ICRC: Number of civil conflicts doubles since 2001

The number of civil conflicts worldwide has more than doubled since the start of the century, posing new challenges for curbing atrocities, the International Committee of the Red Cross said Monday.

In a new report, the ICRC also noted “more armed groups have emerged in the last six years than in the previous 60,” meaning that persuading fighters to adhere to basic humanitarian principles has become increasingly complex.

The ICRC is the primary organisation responsible for protecting the Geneva Conventions — essentially the laws of war.

Its report, entitled the Roots of Restraint in War, noted that historically the ICRC was largely focused on working with national militaries and well-structured rebel groups to enshrine international humanitarian law in their codes of conduct.

But the report said that approach needs to be updated to respond to the changing nature of those now fighting.

Between 2001 to 2016, the number of “non-international armed conflicts” jumped from 30 to more than 70, the ICRC said.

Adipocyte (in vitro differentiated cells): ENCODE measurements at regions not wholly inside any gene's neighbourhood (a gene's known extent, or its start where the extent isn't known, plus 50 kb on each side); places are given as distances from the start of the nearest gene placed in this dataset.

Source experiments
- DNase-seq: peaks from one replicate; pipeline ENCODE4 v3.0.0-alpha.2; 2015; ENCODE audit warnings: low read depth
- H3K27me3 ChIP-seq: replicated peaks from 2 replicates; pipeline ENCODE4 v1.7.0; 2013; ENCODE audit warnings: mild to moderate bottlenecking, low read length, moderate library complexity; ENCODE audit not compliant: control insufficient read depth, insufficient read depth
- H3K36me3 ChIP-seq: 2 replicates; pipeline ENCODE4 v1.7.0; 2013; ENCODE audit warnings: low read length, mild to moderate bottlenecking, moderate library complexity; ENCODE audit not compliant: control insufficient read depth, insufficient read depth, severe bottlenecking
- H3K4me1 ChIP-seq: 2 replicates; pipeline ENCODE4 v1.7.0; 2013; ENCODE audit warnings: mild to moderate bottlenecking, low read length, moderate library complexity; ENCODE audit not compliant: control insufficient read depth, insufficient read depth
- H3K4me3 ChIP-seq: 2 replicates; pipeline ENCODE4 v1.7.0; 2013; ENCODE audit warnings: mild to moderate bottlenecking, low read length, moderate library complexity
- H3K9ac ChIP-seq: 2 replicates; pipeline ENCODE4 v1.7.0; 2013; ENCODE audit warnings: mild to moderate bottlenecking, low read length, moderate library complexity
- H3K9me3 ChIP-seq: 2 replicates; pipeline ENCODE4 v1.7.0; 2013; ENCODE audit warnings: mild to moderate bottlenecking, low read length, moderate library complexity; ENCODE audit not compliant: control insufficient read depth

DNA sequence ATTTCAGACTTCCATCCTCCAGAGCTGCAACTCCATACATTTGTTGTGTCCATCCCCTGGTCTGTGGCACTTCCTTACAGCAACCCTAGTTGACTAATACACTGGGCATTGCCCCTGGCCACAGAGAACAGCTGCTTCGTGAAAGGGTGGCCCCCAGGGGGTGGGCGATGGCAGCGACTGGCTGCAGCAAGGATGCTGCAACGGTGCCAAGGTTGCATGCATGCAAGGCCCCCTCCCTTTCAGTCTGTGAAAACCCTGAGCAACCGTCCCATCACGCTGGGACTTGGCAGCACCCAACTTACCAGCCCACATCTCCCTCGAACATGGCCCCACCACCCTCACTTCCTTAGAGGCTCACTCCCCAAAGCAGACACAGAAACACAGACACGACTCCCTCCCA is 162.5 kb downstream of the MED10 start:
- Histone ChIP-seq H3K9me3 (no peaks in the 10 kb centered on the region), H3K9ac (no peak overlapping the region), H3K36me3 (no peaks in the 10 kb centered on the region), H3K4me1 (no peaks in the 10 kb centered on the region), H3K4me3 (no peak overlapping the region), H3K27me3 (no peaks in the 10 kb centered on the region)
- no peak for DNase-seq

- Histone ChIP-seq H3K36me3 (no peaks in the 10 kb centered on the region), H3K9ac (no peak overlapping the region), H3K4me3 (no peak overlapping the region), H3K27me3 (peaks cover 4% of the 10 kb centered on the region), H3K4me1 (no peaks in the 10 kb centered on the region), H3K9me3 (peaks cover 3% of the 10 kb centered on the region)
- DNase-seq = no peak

The number of groups fighting in any given conflict has also changed substantially.

“Only one-third of conflicts are between two parties today,” while 44 percent “have between three and nine opposing forces,” the ICRC said.

It highlighted the extreme examples of the Libyan city of Misrata, where 236 armed groups were recorded in 2011, and data from the Carter Center saying that in 2014 the Syrian conflict was being fought by 1,000 separate groups.

New battlefield dynamics

Report co-author Brian McQuinn told AFP armed groups now are also increasingly “organised in fundamentally different ways.”

In the past, a rebel force like for example a Maoist group fighting in Asia would likely have had a structure that tightly mirrored the state military it was opposing.

But with those fighting more often reporting through a looser command structure, the ICRC report explores new strategies to infuse a culture of restraint — notably a respect for civilians — into the modern battlefield.

“The increasing number of decentralised groups on the battlefield -– often connected through shifting alliances -– makes talking to and influencing all sides more difficult, but not impossible,” it added.

The reports calls for renewed efforts to understand the structure of each armed group before attempting education on humanitarian norms.

Also, rather than exclusively focusing on the laws of war, humanitarian agencies need to understand how social and behavioural norms are adopted in different armed groups before trying to sensitise fighters about demonstrating restraint in combat.